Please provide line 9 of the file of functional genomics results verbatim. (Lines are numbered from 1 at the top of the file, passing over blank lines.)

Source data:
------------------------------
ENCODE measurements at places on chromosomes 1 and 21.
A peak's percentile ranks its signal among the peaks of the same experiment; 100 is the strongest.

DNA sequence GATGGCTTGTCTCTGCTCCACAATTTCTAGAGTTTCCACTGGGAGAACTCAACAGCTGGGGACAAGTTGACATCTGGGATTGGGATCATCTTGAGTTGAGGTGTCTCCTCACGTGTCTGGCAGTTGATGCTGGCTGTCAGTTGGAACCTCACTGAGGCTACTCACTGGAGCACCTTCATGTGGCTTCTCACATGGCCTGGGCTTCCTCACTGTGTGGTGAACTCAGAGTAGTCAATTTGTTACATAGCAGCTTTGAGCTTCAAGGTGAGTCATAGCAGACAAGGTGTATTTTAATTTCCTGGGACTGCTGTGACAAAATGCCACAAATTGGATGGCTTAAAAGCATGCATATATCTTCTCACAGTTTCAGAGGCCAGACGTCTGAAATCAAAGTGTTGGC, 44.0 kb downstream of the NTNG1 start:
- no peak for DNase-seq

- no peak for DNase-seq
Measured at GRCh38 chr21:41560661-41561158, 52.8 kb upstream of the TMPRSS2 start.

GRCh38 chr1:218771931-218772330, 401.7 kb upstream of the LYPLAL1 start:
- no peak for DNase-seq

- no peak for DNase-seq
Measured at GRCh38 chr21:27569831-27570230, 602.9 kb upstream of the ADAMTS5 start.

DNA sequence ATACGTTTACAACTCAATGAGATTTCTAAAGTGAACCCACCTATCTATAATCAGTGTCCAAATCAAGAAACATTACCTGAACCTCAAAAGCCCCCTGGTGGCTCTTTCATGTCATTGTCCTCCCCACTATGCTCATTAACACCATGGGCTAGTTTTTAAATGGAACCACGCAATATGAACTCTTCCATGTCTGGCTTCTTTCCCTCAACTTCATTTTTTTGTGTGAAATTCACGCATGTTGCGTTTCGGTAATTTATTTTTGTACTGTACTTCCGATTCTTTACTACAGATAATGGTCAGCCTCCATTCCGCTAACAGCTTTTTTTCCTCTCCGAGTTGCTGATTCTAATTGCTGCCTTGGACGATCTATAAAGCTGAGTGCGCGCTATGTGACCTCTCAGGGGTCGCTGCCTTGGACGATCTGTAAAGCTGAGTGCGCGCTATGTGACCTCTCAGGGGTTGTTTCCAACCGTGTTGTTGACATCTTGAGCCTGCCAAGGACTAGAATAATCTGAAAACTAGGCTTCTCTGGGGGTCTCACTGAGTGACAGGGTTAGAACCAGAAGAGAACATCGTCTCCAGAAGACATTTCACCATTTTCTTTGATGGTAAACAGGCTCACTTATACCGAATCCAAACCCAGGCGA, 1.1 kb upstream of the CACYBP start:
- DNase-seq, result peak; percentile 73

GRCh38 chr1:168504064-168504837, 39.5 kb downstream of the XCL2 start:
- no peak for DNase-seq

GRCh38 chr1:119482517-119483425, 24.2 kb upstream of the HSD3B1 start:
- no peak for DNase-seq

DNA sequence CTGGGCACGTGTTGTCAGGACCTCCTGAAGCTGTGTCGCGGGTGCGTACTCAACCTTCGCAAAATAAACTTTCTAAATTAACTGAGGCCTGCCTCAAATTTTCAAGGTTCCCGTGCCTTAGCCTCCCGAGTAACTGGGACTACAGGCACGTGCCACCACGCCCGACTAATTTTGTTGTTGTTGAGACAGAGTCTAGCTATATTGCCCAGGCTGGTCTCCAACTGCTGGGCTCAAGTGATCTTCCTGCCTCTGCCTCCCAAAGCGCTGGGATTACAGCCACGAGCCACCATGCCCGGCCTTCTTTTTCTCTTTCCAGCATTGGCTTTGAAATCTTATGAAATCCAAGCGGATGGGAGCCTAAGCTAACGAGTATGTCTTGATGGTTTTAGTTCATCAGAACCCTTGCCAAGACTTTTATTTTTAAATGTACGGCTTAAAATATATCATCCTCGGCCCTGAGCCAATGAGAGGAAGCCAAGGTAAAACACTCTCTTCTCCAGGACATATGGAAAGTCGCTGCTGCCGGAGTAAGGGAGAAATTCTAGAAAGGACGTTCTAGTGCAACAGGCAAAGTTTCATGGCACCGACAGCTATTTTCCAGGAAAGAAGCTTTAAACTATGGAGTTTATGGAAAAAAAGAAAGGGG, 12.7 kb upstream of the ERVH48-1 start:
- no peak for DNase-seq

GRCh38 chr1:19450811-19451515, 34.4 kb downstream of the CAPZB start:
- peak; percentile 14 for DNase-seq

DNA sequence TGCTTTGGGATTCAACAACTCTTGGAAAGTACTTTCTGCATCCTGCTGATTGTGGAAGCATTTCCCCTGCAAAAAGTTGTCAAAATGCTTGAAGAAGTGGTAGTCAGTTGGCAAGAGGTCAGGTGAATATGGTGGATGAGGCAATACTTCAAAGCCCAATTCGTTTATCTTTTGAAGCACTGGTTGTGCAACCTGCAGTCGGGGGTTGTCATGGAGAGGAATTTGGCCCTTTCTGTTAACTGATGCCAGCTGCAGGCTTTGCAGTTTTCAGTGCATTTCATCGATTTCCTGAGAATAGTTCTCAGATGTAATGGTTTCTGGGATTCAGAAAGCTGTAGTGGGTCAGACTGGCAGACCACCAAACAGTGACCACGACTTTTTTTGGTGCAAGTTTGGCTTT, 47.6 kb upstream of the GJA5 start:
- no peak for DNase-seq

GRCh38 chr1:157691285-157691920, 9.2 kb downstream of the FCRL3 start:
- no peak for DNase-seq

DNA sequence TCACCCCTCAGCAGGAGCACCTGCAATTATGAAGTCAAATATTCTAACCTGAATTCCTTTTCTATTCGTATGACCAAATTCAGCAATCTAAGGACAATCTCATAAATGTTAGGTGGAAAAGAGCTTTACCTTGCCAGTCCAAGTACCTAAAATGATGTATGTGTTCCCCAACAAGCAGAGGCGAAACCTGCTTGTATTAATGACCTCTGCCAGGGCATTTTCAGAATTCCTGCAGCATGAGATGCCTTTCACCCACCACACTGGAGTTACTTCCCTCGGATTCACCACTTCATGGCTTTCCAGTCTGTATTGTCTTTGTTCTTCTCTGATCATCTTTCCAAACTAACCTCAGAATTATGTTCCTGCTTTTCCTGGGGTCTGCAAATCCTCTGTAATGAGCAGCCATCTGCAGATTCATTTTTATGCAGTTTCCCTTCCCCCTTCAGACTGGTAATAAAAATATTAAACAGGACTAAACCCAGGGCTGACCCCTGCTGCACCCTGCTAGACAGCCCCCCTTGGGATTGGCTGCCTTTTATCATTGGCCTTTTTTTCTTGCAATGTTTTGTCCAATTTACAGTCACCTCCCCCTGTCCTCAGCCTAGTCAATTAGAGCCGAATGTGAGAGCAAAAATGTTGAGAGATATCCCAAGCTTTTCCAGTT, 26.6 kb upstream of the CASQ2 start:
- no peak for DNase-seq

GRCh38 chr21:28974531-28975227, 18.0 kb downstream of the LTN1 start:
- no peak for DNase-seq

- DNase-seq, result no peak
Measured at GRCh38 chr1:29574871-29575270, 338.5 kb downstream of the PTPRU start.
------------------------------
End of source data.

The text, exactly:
- no peak for DNase-seq